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much literature has grown up in connexion with

Joint-Stock Enterprise, especially since “The Companies Act of 1862” became law, that slight excuse is needed for introducing a further contribution to public notice. The aims of this differ, however, from those of most other books on the subject, which generally are from the pens of solicitors, law agents, accountants, sharebrokers and dealers, law stationers, and others having a contingent interest in their own publications, whose purpose it is to “bring grist to their own mills” by saying a word to their readers, and at the same time judiciously advertising themselves; whereas this is prompted by the observations of one who has not found The Companies Acts to bring the unalloyed happiness that some authors would have us believe. Most of those books are addressed to promoters, directors, secretaries and managers of companies, floated or to be floated, and also to the general body of investors,—this work seeks a like circulation.

Some writers abridge the Acts, giving, in a more or less convenient and handy form, all details necessary for the starting and carrying on of companies ; others amplify the statutes by copious notes, particularising decisions which have arisen out of their administration before our courts of law, while a few offer their disinterested advice to private firms, and show how easy it is to approach the monied classes, and how readily capital may be raised, with certain success or slight risk, if the proprietors desire to turn their businesses into joint-stock companies. We have manuals, pocket editions and library volumes, all testifying to the

"living power" which these statutes have become amongst us, but touching lightly, if at all, on the anomalies and abuses that have accompanied their onward march. The time has arrived, however, to point out that The Companies Acts and their administration are not all they were intended to be, or should be; that every year much of the country's capital, more especially that portion of it belonging to the poorer and middle classes, is recklessly and needlessly squandered by the slight protection afforded to would be investors, and how easy is their adaptation to the ends of scheming men who through these Acts are continually preying on the public.

The method of this brief work, then, is, whilst detailing the main principles of Joint-Stock Enterprise, and specifying as concisely as possible the legitimate undertakings it lends itself to, and the capital therein employed, to show how advantage has been taken of the weak and unworkable points in the Acts to foist worthless schemes on the public which the slightest preliminary investigation of their antecedents by a proper authority would have condemned, and how this blot on our commerce can be, not perhaps totally removed, but at least considerably minimised. Some suggestions are made in the last chapter, indicating the nature of the most pressing reforms that seem to be called for.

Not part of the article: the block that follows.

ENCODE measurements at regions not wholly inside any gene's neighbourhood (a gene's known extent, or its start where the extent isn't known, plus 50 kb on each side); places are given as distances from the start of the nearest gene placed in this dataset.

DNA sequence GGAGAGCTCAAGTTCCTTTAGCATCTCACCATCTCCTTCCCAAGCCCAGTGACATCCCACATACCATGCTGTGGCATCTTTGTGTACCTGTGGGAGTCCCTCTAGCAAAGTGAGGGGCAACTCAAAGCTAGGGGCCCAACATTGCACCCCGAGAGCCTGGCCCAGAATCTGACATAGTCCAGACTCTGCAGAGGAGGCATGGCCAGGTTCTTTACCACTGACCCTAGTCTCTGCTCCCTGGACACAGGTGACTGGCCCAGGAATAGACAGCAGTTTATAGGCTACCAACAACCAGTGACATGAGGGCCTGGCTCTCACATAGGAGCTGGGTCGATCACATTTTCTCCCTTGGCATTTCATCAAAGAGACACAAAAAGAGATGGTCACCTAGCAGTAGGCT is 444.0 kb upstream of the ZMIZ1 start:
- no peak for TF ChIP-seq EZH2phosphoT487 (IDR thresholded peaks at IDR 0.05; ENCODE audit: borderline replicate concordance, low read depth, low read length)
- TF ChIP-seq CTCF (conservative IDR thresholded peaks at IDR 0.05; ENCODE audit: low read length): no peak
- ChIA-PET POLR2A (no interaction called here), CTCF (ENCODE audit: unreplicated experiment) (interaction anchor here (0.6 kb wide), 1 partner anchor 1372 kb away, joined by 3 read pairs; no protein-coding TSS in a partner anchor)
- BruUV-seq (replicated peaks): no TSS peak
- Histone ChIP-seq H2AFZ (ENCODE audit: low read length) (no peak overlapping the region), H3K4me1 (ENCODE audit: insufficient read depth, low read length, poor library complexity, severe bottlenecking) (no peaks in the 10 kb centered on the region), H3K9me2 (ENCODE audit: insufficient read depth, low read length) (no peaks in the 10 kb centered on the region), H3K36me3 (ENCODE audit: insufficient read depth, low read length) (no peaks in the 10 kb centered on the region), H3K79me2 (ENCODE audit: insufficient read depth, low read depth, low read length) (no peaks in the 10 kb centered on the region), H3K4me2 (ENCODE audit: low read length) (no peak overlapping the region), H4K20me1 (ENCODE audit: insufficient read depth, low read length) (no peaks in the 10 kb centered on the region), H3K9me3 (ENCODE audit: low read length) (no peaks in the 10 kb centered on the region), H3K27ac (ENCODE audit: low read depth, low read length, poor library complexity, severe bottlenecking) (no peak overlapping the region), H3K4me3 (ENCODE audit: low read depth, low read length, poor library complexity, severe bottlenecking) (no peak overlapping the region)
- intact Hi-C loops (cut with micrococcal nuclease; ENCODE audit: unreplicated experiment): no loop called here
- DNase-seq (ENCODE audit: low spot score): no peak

It is hardly necessary to add that these pages are not directed against Joint-Stock Enterprise, the benefits of which are incalculable,—they do, however, seek to draw attention to the many questionable expedients employed under its sanction for asking the public to subscribe to worthless ventures as bonâ fide INVESTMENTS, and to promote bogus schemes, intended mainly to transfer cash from the pockets of shareholders into those of promoters. If only a few solitary examples could be adduced of this corrupt mode of procedure, the infringement of the Acts would hardly call for notice; but, when it is found that of all companies registered the most of them slide into obscurity, or are in liquidation within a year or so after their inception, and that not five in every hundred started turn out eventually

to be paying investments, these blots on a great system cannot be viewed merely as exceptions.

It must not be supposed that the companies referred to in these pages are to be taken as “frightful examples.” Prominence is their lot here because they first publicly made themselves prominent, and so are best known to general readers. Unfortunately details of the most glaring cases are seldom to be had. As soon as the purposes for which they were called into existence are served, they are relegated to obscurity, and the hardships they bring are known chiefly by those classes unaccustomed to business, who, on discovering the imposture, with no one to take the initiative, must needs suffer in silence, since they can see no remedy.

This indiscriminate starting of companies, and the convenient consciences of even respectable men who engage in or lend their names, thoughtlessly, perhaps, to such undertakings, seem to point to a very easy-going morality, when the collective sums of many individuals are in question, and has led a leading journal to remark that “a public company is a leap in the dark.” That it should continue to be so surely does not follow, and, as this waste prevents the flow of capital into legitimate channels, however unpalatable the statements here made may be to some, the sympathy and support of all those who have to do with the promotion of sound business ventures, whether to be worked by public companies or not, may be confidently relied on.

LONDON, August, 1883.



Angling for capital-How advertising is carried on-Touts of

the Press, Christian and otherwise-Name of banker-Shares

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